2013 SRT Viper GTS Track Test
Testing SRT's 640-Horsepower Supercar
Edmunds tests hundreds of vehicles a year. Cars, trucks, SUVs, we run them all, and the numbers always tell a story. With that in mind we present "IL Track Tested," a quick rundown of all the data we collect at the track, along with comments direct from the test drivers. Enjoy.
After a disappointing 2011 and 2012, the Viper is back. It's got more power, less weight and, somehow, wider and more aggressive tires. It's a monster, and after driving the new Viper way back in September, we finally wrangled one of just a few on the planet (a pre-production unit, actually) for this World's First performance test of the 2013 SRT Viper GTS.
Just don't call the 2013 SRT Viper GTS a Dodge. After a decade of knowing the fearsome muscle car-meets-supercar as the Dodge Viper, the bigwigs at Chrysler have rechristened the snake for 2013 as the SRT Viper.
To avoid any future confusion, let's just call it "that crazy thing with the 640-horsepower pushrod V10 that's only available with a manual transmission."
Yep, while everyone else is either downsizing or adding tech features to increase efficiency (see the new Chevy LT1 in the 2014 C7 Chevy Corvette), SRT did not. Instead, it simply tweaked the formula of the 8.4-liter 10-cylinder and managed to crank out an additional 40 horsepower. SRT also looked to the scales to increase the performance of the new Viper. Thanks to a new chassis and carbon-fiber body panels, the SRT Viper is down about 100 pounds from its Dodge predecessor, while having 50 percent more torsional rigidity.
You don't need to be an engineering whiz to know that this combination is going to produce a staggeringly quick car. To find out how quick, we took a brand-new 2013 SRT Viper GTS equipped with the Track pack (R-compound Pirelli P Zero Corsa tires, two-piece Stoptech brakes) out to our track.
Spoiler alert: Whatever you call it, it's fast.
Vehicle: 2013 SRT Viper GTS
Driver: Josh Jacquot
Price: $122,390 (base GTS price)
Drive Type: Front engine, rear-wheel drive
Transmission Type: Six-speed manual
Engine Type: Naturally aspirated port-injected V10
Displacement (cc/cu-in): 8,381/511.4
Redline (rpm): 6,250
Horsepower (hp @ rpm): 640 @ 6,200
Torque (lb-ft @ rpm): 600 @ 5,000
Brake Type (front): 14-inch two-piece ventilated steel discs with four-piston fixed calipers
Brake Type (rear): 14-inch two-piece ventilated steel discs with four-piston fixed calipers
Suspension Type (front): Independent double wishbones, coil springs, stabilizer bar
Suspension Type (rear): Independent double-wishbones, coil springs, stabilizer bar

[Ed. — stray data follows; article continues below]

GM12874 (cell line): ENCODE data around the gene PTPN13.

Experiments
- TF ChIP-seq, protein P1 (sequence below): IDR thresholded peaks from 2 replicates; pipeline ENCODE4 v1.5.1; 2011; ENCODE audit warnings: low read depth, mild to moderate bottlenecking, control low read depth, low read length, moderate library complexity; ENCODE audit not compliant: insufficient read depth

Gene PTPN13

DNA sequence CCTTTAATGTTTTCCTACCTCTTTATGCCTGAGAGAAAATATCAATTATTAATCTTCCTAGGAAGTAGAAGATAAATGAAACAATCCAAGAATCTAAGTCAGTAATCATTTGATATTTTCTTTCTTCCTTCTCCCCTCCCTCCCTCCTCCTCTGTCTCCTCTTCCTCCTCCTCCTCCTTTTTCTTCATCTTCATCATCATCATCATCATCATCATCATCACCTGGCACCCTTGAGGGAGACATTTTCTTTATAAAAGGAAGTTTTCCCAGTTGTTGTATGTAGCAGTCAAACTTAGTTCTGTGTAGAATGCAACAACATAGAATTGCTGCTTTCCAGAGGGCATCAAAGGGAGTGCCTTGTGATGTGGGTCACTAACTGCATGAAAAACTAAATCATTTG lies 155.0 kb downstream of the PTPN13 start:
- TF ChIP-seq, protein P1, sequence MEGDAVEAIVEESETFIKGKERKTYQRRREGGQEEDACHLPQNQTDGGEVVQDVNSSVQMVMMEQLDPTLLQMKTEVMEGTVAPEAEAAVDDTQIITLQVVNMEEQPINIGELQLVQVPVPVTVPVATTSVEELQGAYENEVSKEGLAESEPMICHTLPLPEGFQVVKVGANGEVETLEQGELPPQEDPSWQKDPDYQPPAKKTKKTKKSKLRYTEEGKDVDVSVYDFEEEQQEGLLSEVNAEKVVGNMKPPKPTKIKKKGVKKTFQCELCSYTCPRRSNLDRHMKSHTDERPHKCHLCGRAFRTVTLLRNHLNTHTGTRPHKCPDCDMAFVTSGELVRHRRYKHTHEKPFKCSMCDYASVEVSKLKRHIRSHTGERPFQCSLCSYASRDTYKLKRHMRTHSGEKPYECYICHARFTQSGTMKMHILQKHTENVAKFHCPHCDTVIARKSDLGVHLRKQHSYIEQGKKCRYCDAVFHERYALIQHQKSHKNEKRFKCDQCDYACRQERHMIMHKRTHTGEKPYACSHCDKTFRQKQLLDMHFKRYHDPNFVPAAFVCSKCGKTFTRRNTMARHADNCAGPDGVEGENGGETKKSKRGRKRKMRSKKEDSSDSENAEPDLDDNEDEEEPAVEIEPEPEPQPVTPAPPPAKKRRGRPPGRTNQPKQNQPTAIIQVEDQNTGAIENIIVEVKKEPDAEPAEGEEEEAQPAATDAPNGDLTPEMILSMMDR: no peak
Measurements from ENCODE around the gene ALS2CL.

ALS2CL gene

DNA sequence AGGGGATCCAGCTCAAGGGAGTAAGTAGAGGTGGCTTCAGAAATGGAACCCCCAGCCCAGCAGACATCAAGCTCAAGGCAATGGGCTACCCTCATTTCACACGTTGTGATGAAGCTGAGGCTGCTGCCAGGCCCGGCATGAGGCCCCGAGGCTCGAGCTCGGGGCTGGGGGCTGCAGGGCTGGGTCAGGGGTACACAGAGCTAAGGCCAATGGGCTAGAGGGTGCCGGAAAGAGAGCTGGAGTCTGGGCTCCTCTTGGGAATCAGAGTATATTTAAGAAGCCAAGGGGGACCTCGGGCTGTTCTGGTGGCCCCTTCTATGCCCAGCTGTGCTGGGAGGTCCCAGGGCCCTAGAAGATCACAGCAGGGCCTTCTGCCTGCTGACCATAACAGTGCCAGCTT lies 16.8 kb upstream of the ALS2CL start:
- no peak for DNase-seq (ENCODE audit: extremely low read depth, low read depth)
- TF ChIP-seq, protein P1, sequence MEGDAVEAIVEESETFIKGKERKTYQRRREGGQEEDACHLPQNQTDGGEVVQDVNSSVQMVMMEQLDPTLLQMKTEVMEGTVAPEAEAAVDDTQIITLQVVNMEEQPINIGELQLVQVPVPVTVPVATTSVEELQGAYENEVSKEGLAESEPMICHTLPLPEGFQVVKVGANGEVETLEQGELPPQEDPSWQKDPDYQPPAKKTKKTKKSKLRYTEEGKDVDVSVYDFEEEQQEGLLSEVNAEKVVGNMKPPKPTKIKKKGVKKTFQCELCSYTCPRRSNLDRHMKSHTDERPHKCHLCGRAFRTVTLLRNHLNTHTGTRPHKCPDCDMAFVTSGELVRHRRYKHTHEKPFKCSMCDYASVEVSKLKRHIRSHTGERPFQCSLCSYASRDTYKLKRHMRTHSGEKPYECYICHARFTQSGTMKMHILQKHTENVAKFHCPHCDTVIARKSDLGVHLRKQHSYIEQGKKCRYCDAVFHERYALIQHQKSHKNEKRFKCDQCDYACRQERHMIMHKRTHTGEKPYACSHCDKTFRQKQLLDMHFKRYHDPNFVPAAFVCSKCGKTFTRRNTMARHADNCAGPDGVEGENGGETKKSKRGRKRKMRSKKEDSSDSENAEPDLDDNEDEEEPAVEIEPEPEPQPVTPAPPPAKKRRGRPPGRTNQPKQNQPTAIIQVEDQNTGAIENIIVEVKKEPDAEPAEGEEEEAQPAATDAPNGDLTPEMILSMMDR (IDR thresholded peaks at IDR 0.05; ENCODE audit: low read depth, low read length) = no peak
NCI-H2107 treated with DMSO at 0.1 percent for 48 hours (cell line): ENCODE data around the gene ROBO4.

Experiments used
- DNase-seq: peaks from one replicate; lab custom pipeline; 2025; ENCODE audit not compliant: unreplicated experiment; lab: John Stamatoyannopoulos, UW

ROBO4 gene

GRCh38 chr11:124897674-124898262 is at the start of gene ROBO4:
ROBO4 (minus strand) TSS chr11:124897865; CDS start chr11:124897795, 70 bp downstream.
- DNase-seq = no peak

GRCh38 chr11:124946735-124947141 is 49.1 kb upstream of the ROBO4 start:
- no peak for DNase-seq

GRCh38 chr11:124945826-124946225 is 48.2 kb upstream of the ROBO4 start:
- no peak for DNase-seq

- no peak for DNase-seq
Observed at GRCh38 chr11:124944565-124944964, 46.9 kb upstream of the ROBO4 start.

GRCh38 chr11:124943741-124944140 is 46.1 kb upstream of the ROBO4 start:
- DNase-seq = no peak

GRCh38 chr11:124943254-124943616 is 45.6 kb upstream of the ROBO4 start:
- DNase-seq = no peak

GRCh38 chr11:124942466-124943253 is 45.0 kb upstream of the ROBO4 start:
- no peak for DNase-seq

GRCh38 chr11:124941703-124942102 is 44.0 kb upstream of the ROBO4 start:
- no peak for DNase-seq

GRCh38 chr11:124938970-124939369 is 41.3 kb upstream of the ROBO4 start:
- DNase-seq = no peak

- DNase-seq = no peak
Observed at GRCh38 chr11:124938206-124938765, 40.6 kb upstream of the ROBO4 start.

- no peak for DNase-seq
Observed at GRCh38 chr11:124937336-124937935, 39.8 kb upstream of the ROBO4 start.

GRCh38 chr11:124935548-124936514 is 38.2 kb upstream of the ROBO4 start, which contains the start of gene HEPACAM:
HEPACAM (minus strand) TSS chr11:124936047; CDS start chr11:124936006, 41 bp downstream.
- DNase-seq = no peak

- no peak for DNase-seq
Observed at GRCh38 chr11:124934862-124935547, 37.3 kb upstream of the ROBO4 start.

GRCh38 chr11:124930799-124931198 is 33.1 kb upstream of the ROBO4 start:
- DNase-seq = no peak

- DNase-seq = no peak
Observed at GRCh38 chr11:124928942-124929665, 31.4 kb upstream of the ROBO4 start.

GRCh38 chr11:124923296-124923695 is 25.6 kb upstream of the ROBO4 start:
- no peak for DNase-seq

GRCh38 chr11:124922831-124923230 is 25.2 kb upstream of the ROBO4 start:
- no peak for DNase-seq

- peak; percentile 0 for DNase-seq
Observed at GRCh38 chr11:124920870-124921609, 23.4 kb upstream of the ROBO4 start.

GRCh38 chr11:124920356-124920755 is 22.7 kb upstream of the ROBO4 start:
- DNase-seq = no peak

Tire Size (front): 295/30ZR18 (94Y)
Tire Size (rear): 355/30ZR19 (99Y)
Tire Brand: Pirelli
Tire Model: P Zero Corsa
Tire Type: Asymmetrical summer performance
As Tested Curb Weight (lb): 3,365
0-30 (sec): 2.0 (2.3 w/ TC on)
0-45 (sec): 2.9 ( 3.2 w/ TC on)
0-60 (sec): 3.7 (4.1 w/ TC on)
0-60 with 1-ft Rollout (sec): 3.4 (3.7 w/ TC on)
0-75 (sec): 5.1 (5.6 w/ TC on)
1/4-Mile (sec @ mph): 11.5 @ 127.3 ( 11.8 @ 125.3 w/ TC on)
30-0 (ft): 25
60-0 (ft): 101
Slalom (mph): 73.7 (71.0 w/TC on)
Skid Pad Lateral Acceleration (g): 1.03 (1.03 w/TC on)
Db @ Idle: 58.0
Db @ Full Throttle: 86.2
Db @ 70-mph Cruise: 77.0
RPM @ 70: 2,000
Acceleration: Launch control is fairly worthless on our low-grip test surface. Its 5,000-rpm base is too high and its closed-loop throttle manipulation (using front wheel speed) is both too slow and not effective enough. Basically, launch control resulted in a big burnout. I chose a 3,000-3,500 launch rpm and had the best luck with a little clutch slip rather than a dump. Shifter is awesome — much better than before. Never missed a gear.
Braking: Solid pedal feel and good response. Consistent performance, but these (optional) P Zero Corsas are clearly less sticky than the optional Michelin Pilot Sport Cup rubber on the Z06 and ZR1.
Skid pad: Heavy understeer attitude, but massive grip. More throttle equals more understeer. Won't respond to lift throttle, which is probably good in a car with limits this high. Steering is direct and immediate. Ran all handling tests in "Street" damping, as "Race" was too stiff and made the car nervous. Feels like this level of damping is really only appropriate at high speed.
Slalom: Because of its limited visibility, the Viper is harder to place than some of its competition, which resulted in hitting more cones than normal. Still, its 73.7-mph speed here is telling. It's stable and relatively easy to control in rapid transitions. Doesn't feel like it wants to kill you anymore, but its limits still demand respect.
The manufacturer provided Edmunds this vehicle for the purposes of evaluation.